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Document Details :
Subtitle: The Concept and the Connections
Author(s): CHAPLIN, Jonathan
Journal: Ethical Perspectives
Volume: 4 Issue: 2 Date: July 1997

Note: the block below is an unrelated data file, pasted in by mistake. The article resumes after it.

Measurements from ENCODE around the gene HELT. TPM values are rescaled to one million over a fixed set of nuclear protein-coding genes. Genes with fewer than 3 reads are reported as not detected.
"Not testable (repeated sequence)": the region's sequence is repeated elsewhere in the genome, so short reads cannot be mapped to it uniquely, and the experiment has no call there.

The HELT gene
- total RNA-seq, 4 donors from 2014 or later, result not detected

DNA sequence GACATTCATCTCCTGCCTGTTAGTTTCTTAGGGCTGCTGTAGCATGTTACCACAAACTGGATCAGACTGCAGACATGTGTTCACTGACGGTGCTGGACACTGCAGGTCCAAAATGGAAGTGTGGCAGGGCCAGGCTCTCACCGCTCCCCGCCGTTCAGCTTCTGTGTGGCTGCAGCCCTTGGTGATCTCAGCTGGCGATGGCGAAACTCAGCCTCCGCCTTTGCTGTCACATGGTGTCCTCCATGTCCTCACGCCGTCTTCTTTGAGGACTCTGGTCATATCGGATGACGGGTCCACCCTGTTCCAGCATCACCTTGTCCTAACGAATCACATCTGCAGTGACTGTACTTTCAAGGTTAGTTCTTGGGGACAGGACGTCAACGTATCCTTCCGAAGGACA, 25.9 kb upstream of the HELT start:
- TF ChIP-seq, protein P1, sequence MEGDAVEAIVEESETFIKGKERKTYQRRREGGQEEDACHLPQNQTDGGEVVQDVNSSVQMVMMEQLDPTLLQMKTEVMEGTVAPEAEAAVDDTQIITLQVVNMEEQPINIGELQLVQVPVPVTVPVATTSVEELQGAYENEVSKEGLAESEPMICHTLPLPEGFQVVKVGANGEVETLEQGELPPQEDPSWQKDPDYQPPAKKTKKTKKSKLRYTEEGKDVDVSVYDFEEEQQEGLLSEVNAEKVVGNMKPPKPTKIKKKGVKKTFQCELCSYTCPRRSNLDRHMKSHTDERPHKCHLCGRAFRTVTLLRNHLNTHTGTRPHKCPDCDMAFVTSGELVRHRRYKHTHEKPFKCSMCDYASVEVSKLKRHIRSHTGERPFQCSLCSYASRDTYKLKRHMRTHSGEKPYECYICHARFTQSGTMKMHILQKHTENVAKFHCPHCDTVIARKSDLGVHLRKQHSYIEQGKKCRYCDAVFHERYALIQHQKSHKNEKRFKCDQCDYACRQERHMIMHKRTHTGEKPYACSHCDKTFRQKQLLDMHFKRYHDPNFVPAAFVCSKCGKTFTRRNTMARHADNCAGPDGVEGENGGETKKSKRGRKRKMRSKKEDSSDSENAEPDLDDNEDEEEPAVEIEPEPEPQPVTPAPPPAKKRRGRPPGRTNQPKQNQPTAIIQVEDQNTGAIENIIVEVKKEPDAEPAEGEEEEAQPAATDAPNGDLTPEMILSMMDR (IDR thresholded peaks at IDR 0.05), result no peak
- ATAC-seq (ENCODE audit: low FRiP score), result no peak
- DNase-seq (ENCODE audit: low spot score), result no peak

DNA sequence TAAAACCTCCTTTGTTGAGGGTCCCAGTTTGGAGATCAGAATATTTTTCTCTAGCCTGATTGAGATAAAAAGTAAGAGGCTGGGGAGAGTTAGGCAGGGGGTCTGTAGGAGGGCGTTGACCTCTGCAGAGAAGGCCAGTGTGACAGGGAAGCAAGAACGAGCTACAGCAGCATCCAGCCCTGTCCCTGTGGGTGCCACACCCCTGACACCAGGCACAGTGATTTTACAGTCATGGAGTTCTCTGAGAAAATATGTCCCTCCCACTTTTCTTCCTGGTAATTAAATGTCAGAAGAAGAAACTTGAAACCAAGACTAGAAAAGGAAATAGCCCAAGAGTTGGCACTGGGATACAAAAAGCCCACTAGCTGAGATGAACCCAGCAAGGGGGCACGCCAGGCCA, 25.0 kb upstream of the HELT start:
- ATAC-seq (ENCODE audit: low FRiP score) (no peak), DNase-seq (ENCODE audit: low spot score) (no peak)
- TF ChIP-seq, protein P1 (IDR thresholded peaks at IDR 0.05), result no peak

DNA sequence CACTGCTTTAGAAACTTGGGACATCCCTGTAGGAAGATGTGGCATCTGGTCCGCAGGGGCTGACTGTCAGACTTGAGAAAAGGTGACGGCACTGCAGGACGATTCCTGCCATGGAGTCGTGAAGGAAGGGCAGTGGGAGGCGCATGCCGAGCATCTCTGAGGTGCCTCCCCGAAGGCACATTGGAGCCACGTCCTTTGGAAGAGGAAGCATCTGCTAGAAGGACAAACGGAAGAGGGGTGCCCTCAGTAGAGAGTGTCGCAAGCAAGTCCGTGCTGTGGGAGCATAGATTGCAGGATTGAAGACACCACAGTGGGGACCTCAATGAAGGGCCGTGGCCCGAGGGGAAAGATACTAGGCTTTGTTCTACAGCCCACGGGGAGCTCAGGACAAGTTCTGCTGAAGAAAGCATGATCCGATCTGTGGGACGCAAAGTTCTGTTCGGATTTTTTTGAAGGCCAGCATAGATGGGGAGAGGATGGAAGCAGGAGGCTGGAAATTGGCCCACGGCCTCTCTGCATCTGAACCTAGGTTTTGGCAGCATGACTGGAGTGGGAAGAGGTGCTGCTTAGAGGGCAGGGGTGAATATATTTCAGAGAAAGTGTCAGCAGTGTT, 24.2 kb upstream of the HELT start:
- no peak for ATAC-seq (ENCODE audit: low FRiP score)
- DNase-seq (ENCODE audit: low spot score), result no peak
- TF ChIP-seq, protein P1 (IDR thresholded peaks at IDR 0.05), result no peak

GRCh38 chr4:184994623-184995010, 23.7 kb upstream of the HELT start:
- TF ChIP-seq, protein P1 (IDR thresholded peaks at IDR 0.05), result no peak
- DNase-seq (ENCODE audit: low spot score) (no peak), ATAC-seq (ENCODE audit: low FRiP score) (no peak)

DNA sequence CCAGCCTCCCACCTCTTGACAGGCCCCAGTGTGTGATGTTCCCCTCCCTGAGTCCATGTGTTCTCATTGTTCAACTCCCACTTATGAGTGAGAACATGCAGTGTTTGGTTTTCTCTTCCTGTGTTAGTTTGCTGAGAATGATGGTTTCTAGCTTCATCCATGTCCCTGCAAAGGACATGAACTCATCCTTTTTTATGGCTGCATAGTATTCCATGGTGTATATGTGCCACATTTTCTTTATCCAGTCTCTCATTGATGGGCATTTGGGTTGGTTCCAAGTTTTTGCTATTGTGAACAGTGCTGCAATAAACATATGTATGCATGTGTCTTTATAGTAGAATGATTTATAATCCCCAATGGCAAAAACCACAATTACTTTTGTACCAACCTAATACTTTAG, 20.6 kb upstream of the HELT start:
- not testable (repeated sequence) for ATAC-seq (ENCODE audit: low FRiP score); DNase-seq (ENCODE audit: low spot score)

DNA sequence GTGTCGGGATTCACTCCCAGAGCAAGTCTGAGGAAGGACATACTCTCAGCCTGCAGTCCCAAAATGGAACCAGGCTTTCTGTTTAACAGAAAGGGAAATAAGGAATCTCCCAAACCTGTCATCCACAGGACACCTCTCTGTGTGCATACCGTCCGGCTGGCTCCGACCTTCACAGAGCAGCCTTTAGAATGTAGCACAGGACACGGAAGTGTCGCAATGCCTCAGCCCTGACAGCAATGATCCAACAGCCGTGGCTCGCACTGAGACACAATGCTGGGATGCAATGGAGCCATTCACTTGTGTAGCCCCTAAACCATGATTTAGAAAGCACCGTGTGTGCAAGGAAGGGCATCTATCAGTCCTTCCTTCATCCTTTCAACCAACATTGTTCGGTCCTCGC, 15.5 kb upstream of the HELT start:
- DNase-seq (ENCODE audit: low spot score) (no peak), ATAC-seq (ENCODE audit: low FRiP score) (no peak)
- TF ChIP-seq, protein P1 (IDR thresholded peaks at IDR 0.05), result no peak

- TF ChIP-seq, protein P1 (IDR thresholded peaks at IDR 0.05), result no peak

It has always been the fate of centrally important concepts in public debate to be used promiscuously. 'Democracy', for instance, has long been assigned multiple contested meanings; its meaning is univocal only in the minds of passionate advocates of a single political project seeking to monopolize the usage of the term, whether Liberals or Leninists. Theorists tend to worry about this conceptual promiscuity more than practitioners, who, firing off loaded concepts in the heat of the political battle, are impatient of reminders that, perhaps, this or that concept is not being consistently used as originally intended. 'No matter,' says the busy practicioner, 'it is doing the job I currently intend.' This reply is often justified: scholarly intrusions into public debate are sometimes appropriately dubbed 'academic' (which, in this context, in English, means 'irrelevant'). However, when rhetorical skirmishes cease and a concept gets to be embedded in public policy or legislation, clarity is indispensable.